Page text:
In this year’s Ease of Doing Business report, India moved up 23 positions to reach 77th — the highest the country has ever been placed in the 15-year history of the survey. India must continue its journey on that path until it ranks at or near the top of the ranked countries.
“We want to make India a destination which not only welcomes business but where it is easy to do business.” Prime Minister Narendra Modi made this promise at the US India Business Council meeting on June 7, 2016. Now, just a little more than two years later, India is on the right path to deliver on that promise.
That’s what the flagship Ease of Doing Business Report (Report or World Bank Report) released by the World Bank shows. In this year’s report, India moved up 23 positions to reach 77th — the highest the country has ever been placed in the 15-year history of the survey.
The Ease of Doing Business survey studies regulations that affect businesses in over 190 economies around the globe. Its ranking is based on indices such as the required procedures and time to start a business; registering property; protection of investors; and enforcement of contracts.
The new report highlighted the fact that India is one of the 10 countries “with the most notable improvement in Doing Business” this year. In fact, India was one of the only two countries that figured in the list of top 10 improvers for two consecutive years. The other is Djibouti.
This is evidence that the flurry of reforms made by the Indian government to improve business conditions, after Modi’s promise to the global business leaders in the US Capitol, have paid off. As the World Bank Report notes, India has made 14 “sizeable improvements” in the past two years.
Most notable among them was the replacement of the value added tax (VAT) with the Goods and Services Tax (GST). The GST got off to a rough start because of considerable initial confusion regarding it and multiple changes during its first year of existence. It is established now and — it will, no doubt, make life a lot easier for businesses. As the World Bank Report pointed out, the GST, a single-tax system, is a vast improvement on the multilayered VAT framework, making the payment of tax a lot easier.
Other regulatory measures initiated by India in the past year that have resulted in the higher ranking identified in the report include the integration of multiple application forms into a general incorporation form; the streamlining of construction permits; the lowering of electricity charges; and increased access to credit.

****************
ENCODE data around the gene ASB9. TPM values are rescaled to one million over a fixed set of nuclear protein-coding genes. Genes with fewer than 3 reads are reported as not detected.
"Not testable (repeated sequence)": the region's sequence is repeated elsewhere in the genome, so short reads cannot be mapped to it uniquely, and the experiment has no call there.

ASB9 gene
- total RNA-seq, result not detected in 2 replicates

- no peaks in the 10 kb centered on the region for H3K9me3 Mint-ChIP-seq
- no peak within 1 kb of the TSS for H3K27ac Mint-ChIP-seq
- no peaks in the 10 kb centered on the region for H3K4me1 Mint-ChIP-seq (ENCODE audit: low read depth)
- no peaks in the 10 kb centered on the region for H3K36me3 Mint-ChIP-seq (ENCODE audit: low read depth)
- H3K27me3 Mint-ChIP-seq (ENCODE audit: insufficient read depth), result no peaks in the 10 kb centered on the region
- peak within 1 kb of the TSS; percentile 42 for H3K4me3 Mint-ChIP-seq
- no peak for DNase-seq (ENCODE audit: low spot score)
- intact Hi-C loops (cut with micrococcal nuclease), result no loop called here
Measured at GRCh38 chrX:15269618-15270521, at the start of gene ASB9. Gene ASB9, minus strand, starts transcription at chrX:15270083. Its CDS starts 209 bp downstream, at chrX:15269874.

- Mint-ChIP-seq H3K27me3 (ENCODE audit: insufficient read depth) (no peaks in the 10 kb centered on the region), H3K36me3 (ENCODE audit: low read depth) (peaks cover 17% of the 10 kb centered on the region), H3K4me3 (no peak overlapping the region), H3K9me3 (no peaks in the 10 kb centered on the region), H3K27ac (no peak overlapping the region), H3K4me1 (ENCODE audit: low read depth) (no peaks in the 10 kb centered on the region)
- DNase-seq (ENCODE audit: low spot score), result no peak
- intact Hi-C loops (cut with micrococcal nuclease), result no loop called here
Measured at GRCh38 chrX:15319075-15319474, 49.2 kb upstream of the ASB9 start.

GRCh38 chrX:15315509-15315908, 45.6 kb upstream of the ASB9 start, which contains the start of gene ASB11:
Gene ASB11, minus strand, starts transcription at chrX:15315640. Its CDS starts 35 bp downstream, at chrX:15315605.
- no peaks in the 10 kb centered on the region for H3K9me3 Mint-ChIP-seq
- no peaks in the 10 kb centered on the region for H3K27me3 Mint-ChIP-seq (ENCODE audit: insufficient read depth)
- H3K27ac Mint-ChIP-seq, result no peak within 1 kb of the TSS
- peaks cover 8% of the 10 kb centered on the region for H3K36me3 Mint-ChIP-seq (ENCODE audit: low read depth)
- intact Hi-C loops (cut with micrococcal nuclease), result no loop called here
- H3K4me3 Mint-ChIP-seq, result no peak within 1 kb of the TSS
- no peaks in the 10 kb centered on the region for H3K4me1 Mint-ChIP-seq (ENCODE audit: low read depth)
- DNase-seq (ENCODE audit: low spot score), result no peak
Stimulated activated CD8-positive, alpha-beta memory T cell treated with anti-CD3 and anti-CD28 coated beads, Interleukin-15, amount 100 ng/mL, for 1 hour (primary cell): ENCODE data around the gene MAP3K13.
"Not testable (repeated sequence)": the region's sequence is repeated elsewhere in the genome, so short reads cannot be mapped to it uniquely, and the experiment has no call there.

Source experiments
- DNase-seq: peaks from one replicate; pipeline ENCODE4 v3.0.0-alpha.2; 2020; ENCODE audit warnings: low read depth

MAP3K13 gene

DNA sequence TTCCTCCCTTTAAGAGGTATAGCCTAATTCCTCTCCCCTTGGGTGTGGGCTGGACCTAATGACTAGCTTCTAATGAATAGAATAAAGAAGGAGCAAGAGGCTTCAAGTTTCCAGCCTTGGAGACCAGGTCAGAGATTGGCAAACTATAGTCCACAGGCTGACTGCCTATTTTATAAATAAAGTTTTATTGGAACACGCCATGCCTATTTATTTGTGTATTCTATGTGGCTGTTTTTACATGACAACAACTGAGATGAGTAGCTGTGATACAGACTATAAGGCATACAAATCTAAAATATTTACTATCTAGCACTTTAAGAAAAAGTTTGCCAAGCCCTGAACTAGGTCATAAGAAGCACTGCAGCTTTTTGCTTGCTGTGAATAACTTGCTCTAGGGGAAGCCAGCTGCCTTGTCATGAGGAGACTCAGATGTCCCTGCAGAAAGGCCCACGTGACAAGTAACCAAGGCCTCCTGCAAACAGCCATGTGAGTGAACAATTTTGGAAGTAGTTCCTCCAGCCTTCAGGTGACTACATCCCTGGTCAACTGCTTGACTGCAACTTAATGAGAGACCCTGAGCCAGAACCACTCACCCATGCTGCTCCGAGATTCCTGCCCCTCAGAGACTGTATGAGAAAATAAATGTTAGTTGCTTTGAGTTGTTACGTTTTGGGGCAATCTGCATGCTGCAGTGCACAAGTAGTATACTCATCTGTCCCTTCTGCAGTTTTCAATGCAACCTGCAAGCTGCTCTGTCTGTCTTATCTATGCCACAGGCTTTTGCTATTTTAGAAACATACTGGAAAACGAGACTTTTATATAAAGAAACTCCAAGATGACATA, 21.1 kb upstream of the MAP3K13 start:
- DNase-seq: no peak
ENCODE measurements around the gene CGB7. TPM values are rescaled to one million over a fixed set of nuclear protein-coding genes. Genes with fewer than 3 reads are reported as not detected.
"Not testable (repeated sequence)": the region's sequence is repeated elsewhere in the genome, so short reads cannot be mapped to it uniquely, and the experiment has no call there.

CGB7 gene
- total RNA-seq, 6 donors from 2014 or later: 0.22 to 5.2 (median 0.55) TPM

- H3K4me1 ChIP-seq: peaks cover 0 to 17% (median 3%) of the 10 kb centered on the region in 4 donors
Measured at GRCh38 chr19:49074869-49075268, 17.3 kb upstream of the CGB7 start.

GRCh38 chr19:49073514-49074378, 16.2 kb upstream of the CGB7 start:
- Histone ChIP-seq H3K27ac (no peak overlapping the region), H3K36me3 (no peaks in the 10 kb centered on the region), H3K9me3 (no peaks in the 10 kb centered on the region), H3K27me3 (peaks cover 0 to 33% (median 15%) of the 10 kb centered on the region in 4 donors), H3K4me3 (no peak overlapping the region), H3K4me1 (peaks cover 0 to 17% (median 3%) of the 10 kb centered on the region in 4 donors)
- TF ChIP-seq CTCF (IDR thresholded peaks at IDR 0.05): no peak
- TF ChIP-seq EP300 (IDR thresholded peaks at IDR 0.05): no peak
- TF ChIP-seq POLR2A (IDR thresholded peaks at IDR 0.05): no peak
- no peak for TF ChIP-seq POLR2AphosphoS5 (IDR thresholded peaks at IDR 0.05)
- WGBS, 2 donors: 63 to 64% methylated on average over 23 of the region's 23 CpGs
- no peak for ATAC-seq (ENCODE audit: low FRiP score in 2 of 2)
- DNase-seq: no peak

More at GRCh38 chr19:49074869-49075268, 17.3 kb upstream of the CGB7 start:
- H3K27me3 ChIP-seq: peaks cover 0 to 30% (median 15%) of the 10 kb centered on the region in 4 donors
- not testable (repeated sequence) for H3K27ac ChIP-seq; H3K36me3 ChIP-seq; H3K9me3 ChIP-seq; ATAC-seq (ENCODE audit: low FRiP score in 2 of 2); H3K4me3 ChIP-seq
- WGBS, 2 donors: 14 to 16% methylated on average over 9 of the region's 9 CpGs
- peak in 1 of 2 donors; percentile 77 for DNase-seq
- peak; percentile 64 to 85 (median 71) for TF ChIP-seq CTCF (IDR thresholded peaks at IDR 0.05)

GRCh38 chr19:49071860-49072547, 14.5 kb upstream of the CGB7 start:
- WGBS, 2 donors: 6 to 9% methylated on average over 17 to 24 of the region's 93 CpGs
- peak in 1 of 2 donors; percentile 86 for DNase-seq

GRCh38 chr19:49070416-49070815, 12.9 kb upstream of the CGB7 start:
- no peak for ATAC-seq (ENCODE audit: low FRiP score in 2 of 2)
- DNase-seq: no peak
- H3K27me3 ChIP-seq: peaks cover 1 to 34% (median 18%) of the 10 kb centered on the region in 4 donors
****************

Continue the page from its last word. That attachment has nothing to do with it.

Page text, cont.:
Another example of substantial improvement is provided by the area of business registration. In 2003, the process was a long-term project requiring roughly three months. Currently, the process takes less than two-and-a-half weeks. Today, there is also much greater access to capital in India than ever before.
Each and all these improvements are critical to India’s future economic growth. An economy as large as India’s will always pique the interest of the outside world because of its sheer size and the number of consumers it boasts. That’s why since the early 1990s when doing business was not as easy multinational companies have pursued selected business development opportunities in India.
But, now with the country’s nominal GDP fast approaching the $3-trillion mark, an uninterrupted and increased inflow of foreign investment and sustained domestic investment are essential for the continued growth of the economy. There is a definite need to diversify and magnify the nature and levels of investment.
The good news, as the foregoing attests, is that the Modi administration has made excellent strides in improving the investment climate and the ease of doing business. This has given both domestic and international businesses the confidence to increase and expand their business initiatives in India.
In spite of this real and significant progress, much work still needs to be done for India to unleash the full potential of its economy and to become a world leader in terms of the ease of doing business.
The permit raj may have weakened, but it is still there. As an example, in the report’s specific index for starting a business, India ranks behind 136 countries. In India, it takes more than six months on an average to obtain a construction permit and registering a property takes more than a month and a half. These signal that there is quite a way to go on this path.